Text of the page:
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Court Holds That Molestation Plea May be Withdrawn Due to Void Sentence

May 11, 2020

The Georgia Court of Appeals held that the defendant had a right to withdraw his guilty plea to two counts of child molestation due to the fact that the initial sentence he received was found to be void. Thus, the Court reversed the trial court’s denial of his motion to withdraw his plea.

In Rice v. State, the defendant entered guilty pleas to two counts of child molestation. He was sentenced to serve twenty years in prison on one count, followed by a consecutive ten years probation on the second count. He later filed a motion to vacate the sentence on the grounds that it failed to meet the split-sentence requirement of O.C.G.A. § 17-10-6.2 (b). The trial court denied the motion, and on appeal the Court of Appeals reversed, finding that the sentence was void. The case was then remanded for resentencing.

Prior to resentencing, the defendant then filed a motion to withdraw the guilty plea entirely. The defendant pointed out that Georgia case law has held that where a sentence has been found to be void, it is a nullity and it is as if no sentence had ever been entered. Therefore, the defendant stands in the same position as if he had pleaded guilty and not yet been sentenced. Under Georgia law, O.C.G.A. § 17-7-93, the defendant has a statutory right to withdraw his guilty plea at any time prior to sentencing.

However, the trial court denied his motion to withdraw the plea, citing the waiver of rights form that he signed at the time of the plea and the Court of Appeals’ explicit instructions following the first appeal that the case was being remanded for resentencing. This second appeal followed.

On appeal, the Court of Appeals first noted that the language in the plea waiver form did state that “the defendant now waives all rights of appeal to the process and procedure in this case; of the entry of his plea of guilty; and of the entry of judgment and the sentence of the court hereon.” The Court concluded, however, that this language did not expressly waive the right to withdraw the plea prior to sentencing. The Court distinguished this language from the waiver of rights in Blackwell v. State, where, at the time of the plea, the defendant “agreed that he would not be able to withdraw his plea once he had entered it, and that this was the case despite the fact that he would not be sentenced until a later date.”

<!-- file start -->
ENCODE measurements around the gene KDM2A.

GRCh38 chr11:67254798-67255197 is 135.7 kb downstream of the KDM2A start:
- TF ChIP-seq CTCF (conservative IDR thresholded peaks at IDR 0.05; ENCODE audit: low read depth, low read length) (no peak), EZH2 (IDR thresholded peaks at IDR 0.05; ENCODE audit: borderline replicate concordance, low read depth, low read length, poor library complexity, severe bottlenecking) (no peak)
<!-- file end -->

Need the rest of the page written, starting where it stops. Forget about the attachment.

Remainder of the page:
The State argued that the defendant’s motion to withdraw the plea, filed in 2018, was untimely because it was filed years after the term of court expired following his plea in 2012. Therefore, the State contended that the trial court lacked jurisdiction to permit the withdrawal of the plea. The Court held that since the initial sentence was found to be void, the defendant was not limited to withdrawing the plea within a specific term of court. So long as the motion was filed prior to sentencing (or, in this case, resentencing), it was timely filed.

The State also argued that at the time the Court of Appeals vacated the defendant’s sentence in his first appeal, the Court remanded the case to the trial court with direction that the defendant be resentenced. It contended that, under the “law of the case” doctrine, the trial court was duty-bound to resentence the defendant. The Court rejected this argument, pointing out that there is an exception to this rule where the evidentiary posture of the case changes in the trial court after the appellate court’s decision. That is exactly what happened here once the defendant filed the motion to withdraw his plea.

As a result, the Court reversed the trial court’s denial of the defendant’s motion to withdraw his plea to the two counts of child molestation. The case was remanded back to the trial court once again. This time, the defendant’s original not-guilty plea will be reinstated and he will be entitled to a jury trial on these charges.

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